Race, ethnicité, peuples autochtones et politique



L18 - Gender, Families, and Migration

Date: Jun 14 | Heure: 12:00pm to 01:30pm | Salle:

Chair/Président/Présidente : Kushan Azadah (York University)

Discussant/Commentateur/Commentatrice : Lindsay Larios (University of Manitoba)

Lovers in a Dangerous Time: Spousal Sponsorship and Post-Pandemic Familial Futures: Megan Gaucher (Carleton University)
Abstract: To curb the spread of COVID-19, the Trudeau Government announced the closing of the border to non-essential travel in March 2020. As a result, sponsorship-seeking couples were forced to remain geographically separated. Using both legal and extra-legal strategies including, among others, visits in neutral border zones, applying for visitor visas, holding rallies, and presenting a petition to Parliament, sponsorship-seeking couples put pressure on the Trudeau government, advocating that the continued separation of families during this time was unjust. Moreover, they took issue with their families being marked as potential health risks to those living within Canadian borders. In her book “Fictive Kinship”, Lee describes family reunification as “an expression of what constitutes a legitimate family, which families should be united, and whether such families should be allowed to join the nation (2013, 6). This allows for a specific version of kinship to be intertwined with longstanding settler-colonial fictives of citizenship and belonging that aim to obscure the boundaries between so-called biological relationships and socially constructed claims around heteropatriarchal, racialized and classed collectivities. Using discourses around spousal sponsorship found in Parliamentary Hansard, media coverage, social media from advocacy/support groups and online forums used by sponsorship-seeking couples, this paper asks the following: What role do sponsorship-seeking couples play in the reproductions of these fictives? In what ways do sponsorship-seeking couples act as gatekeepers and police other sponsorship-seeking couples to justify their own entry? Finally, what are the legislative possibilities for spousal sponsorship post-pandemic?


'We all know the benefits': Justifying the Role of Migrant Grandparents in Canadian Nation-Building: Megan Gaucher (Carleton University), Harshita Yalamarty (Queen's University), Ethel Tungohan (York University), Asma Atique (York University)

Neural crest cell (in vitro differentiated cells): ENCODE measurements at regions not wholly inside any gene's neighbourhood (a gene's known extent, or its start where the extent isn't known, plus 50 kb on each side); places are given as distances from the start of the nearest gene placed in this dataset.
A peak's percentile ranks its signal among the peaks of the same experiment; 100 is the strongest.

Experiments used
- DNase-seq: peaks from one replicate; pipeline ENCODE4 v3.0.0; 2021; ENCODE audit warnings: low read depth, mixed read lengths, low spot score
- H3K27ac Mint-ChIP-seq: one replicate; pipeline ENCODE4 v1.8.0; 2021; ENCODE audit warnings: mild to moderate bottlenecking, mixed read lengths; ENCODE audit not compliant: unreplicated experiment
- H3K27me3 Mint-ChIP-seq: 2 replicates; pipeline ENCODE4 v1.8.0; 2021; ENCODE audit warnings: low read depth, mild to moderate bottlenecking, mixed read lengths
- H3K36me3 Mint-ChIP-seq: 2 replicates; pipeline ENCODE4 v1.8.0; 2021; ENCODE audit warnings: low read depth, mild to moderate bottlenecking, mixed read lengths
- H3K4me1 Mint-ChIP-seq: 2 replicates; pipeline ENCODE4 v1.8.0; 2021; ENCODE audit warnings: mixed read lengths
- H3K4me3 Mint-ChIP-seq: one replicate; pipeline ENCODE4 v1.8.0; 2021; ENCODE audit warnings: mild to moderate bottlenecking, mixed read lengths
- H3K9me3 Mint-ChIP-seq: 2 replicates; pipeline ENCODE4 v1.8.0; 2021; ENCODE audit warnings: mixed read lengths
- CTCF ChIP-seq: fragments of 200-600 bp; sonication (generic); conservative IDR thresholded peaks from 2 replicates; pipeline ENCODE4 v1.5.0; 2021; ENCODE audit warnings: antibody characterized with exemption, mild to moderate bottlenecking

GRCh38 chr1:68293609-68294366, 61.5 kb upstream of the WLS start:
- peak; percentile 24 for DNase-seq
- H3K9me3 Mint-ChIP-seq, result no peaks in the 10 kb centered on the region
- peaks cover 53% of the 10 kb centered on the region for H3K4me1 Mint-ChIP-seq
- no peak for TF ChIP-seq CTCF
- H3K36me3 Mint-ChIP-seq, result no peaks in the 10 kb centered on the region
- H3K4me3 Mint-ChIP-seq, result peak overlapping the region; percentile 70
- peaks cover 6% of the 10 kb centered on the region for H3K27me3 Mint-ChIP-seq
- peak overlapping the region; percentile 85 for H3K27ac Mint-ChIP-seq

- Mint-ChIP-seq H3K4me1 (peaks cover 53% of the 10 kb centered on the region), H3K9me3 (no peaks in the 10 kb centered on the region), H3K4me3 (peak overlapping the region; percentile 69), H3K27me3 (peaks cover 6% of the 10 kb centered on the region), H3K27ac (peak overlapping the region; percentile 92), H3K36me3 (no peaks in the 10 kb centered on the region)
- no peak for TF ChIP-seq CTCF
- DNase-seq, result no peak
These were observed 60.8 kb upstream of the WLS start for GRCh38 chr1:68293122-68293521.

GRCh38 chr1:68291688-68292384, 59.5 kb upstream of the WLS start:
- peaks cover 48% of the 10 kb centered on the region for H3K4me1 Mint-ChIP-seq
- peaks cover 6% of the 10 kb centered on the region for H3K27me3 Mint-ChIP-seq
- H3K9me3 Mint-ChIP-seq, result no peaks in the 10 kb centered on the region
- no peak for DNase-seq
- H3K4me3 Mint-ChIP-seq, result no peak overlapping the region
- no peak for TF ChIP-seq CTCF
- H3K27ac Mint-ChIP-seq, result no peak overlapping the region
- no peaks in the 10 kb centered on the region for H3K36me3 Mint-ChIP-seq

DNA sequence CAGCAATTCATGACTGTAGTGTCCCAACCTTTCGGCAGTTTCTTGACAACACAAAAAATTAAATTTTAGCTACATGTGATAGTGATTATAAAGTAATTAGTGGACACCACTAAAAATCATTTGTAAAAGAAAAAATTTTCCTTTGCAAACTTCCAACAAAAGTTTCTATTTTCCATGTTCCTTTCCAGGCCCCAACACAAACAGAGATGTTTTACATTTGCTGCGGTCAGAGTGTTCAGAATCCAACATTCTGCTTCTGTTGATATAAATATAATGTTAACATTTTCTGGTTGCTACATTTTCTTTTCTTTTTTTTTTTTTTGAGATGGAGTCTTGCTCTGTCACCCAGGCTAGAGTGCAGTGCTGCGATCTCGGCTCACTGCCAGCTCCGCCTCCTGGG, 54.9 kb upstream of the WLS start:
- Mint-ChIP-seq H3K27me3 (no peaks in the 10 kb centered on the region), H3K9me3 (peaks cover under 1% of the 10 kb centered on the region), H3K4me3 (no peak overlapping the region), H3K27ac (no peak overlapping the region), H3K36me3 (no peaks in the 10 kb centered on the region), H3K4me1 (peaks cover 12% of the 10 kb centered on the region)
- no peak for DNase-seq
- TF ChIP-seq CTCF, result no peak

Abstract: Since the mid-1990s, Canadian governments have limited parent/grandparent sponsorship through a variety of programs aimed at favouring economic migration over family reunification. One such measure is the ‘Super Visa’ program, introduced in 2011, that permits parents/grandparents to come to Canada as visitors for up to two years at a time. While the program has received criticism for its high sponsorship costs, long waiting times, and its fostering of sponsor dependency, the program continues to be celebrated by all political parties as a pathway for family reunification. This paper will use a gendered and racialized lens to analyze Canadian parliamentary debates and committee proceedings around the Super Visa program, focusing on arguments in support of parent/grandparent migration in the context of multicultural citizenship and migrant belonging. We find that framings of the ‘Super Visa’ as a successful pathway for family reunification and parents/grandparents as much-needed care providers run counter to the longstanding narrative of migrant parents/grandparents as an unproductive drain on social services. This paper highlights that these racialized, gendered narratives used by politicians reveal that Canadian multicultural values are used to support family reunification only in so far as these enable the economic productivity of Canadian immigrant-citizens.


The Uncanny Journey of Remembering between Past, Present, and Future: Generational Remembering among Turkish Cypriot Families: Beyza Hatun Kiziltepe (McMaster University)
Abstract: An unresolved state of conflict has continued in Cyprus since the 1950s. Today, there are countless accounts of memory narratives about the Cyprus ethnic conflict. Drawing on the ethnographic research conducted in the Northern Part of Cyprus with native Turkish Cypriots, this paper endeavors to understand how different generations of Turkish Cypriot families remember the ethnic conflict and make sense of their experiences regarding the politicization of memory and history-making of nation-states. In doing so, I argue that remembering becomes political through intentional, selective, and conscious acts of individuals. Accordingly, memories are grounded upon the interrelation of past experiences, present life situations, and anticipated future imaginations. To interpret the differences and similarities in memory narratives, I ask: could divergent but entangled memory narratives be considered one of the constituents of the othering formations among the Turkish Cypriot community? This paper hopes to deliver a fresh dimension to the Cyprus ethnic conflict analysis in IR by emphasizing that individuals’ memories are also inclined to function as ideological tools of some local and international political forces and hegemonic ideologies of specific eras. Concomitantly, not only the native but also the settler Turkish Cypriots should be considered the primary power forces in historiography and conflict resolution discussions.